Information & Intent: Optimizing Content and the User Search Experience

Everyone has a limited amount of attention to devote to searching for and consuming information. Each day a staggering amount of new information is added to the web and indexed by the search engines. How can your content get the attention of users? I spoke about this yesterday at the 49th Annual Conference of the National Federation of Abstracting and Information Services

https://s3.amazonaws.com:443/slideshare/ssplayer.swf?id=26955&doc=information-intent-optimizing-content-and-the-user-search-experience-2455

What is happening is that the democratic nature of the web that Google uses for PageRank has a symbiotic relationship with Social Media. This is truly revolutionizing the distribution and consumption of content. It is no longer just about the content. It’s about the technology that can fuel this synergy.

For many this a bitter pill to swallow. Many of the NFAIS members would not have this. They are old-line publishing and content types that argue about the value of their content, the resume of their editors and their authority as a point of reference.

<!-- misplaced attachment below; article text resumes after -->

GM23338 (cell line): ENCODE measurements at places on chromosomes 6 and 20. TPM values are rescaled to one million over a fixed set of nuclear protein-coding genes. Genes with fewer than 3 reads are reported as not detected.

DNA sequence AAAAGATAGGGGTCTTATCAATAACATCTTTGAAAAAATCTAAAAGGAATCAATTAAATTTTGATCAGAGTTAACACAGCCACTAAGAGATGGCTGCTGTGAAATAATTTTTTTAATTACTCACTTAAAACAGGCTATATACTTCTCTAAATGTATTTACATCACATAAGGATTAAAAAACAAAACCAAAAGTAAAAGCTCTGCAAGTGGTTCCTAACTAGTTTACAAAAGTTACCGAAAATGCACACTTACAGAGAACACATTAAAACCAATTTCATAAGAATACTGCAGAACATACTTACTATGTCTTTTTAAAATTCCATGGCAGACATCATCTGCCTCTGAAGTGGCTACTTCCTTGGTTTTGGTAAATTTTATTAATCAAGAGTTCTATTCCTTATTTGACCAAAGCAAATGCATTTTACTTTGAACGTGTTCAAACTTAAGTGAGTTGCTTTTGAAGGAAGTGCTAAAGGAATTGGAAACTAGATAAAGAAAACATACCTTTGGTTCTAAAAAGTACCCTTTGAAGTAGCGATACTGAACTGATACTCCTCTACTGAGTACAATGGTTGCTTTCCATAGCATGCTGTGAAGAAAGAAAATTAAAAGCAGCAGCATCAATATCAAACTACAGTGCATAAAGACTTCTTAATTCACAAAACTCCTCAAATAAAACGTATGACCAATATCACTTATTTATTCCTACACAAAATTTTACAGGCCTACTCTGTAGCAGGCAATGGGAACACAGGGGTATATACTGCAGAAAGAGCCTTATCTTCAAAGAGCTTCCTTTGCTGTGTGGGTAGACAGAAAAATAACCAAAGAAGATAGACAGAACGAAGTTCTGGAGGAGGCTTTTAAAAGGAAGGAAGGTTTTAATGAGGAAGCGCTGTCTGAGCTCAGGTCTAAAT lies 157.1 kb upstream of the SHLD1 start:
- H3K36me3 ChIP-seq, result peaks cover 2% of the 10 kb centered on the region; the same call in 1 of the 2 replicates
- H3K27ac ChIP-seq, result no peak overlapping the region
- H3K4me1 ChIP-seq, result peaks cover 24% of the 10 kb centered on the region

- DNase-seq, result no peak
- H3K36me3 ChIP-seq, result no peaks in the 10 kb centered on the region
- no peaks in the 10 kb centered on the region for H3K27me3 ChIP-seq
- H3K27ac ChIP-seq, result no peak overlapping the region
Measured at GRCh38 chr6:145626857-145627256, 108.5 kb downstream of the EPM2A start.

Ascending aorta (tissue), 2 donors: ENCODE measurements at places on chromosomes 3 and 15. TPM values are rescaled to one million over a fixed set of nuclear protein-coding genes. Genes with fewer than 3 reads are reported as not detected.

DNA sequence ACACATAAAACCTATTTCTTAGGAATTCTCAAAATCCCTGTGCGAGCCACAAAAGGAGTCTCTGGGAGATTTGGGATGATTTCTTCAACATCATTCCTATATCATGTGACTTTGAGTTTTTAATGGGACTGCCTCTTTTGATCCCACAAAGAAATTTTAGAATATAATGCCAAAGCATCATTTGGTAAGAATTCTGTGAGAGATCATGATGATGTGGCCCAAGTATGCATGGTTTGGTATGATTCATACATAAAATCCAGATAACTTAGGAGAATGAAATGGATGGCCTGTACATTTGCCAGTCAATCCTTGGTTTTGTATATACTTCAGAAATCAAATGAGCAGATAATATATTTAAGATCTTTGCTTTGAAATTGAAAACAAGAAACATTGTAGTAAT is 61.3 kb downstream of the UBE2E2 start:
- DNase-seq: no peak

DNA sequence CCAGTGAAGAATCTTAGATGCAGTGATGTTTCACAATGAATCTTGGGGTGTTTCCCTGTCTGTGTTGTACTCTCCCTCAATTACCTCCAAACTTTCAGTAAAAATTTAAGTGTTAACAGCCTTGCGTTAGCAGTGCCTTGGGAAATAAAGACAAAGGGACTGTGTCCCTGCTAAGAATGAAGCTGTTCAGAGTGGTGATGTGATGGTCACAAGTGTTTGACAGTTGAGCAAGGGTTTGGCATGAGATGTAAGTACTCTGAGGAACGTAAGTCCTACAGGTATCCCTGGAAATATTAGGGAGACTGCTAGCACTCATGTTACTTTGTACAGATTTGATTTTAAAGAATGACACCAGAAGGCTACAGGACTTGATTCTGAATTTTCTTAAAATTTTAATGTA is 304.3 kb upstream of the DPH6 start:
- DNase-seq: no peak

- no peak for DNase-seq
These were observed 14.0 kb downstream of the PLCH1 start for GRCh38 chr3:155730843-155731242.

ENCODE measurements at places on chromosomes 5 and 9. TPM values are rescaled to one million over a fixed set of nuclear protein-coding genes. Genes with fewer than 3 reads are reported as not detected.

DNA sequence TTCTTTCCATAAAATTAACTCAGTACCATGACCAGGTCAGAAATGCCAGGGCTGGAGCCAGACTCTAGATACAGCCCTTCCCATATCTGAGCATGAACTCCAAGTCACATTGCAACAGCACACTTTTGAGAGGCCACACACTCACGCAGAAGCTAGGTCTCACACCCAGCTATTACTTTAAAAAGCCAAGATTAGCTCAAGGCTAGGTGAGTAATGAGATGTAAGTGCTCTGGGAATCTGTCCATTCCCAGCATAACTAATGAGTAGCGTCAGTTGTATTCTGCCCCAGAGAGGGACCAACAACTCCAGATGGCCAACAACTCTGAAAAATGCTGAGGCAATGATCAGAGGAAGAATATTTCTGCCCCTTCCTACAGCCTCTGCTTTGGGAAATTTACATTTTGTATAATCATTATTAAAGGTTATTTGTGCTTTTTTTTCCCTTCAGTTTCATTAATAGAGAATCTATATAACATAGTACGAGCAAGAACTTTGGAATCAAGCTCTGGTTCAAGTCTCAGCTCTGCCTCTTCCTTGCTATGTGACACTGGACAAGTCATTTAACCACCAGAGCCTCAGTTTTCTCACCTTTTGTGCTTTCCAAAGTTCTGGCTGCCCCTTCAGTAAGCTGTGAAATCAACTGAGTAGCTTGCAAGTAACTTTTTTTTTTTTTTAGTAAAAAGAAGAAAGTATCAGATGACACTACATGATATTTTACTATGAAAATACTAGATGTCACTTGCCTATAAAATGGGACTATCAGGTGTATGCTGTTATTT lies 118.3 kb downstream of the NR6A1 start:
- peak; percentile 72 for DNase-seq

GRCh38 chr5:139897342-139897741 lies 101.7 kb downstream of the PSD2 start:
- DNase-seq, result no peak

As Rupert Murdoch who knows a thing or two about these issues stated recently:

“Readers don’t want to rely on a God-like figure from above to tell them what is important, and certainly do not want news presented as gospel. The media world can no longer lecture; it must become a place for conversation.”

Yes, the conversation. So let’s brings attention and the conversation together because they play off each other as mentioned above. How does this look?

1) You need to get attention. This can be SEO. SMO, PPC, whatever. Then only if the user feels you are relevant to their goals and objectives (intent) they will select you to start a conversation.

2) Depending on how relevant your side of the conversation is (and many times who else is contributing to it) the user will choose whether or not you can continue that conversation. This is where optimization is critical or as I referred to it in my presentation “content merchandising.”

3) At some point after one or more helpful conversations you become a trusted advisor and begin to get more attention allocated to you. Now you are creating real value by building an audience.

These are tectonic shifts that are affecting advertisers and publishers. The traditional way of thinking about content is already antiquated. Thousands of authors are collaborating on a business book via a wiki. Teachers are creating their own custom textbooks with XML. Mindblowing stuff…and we have only just begun to crawl.

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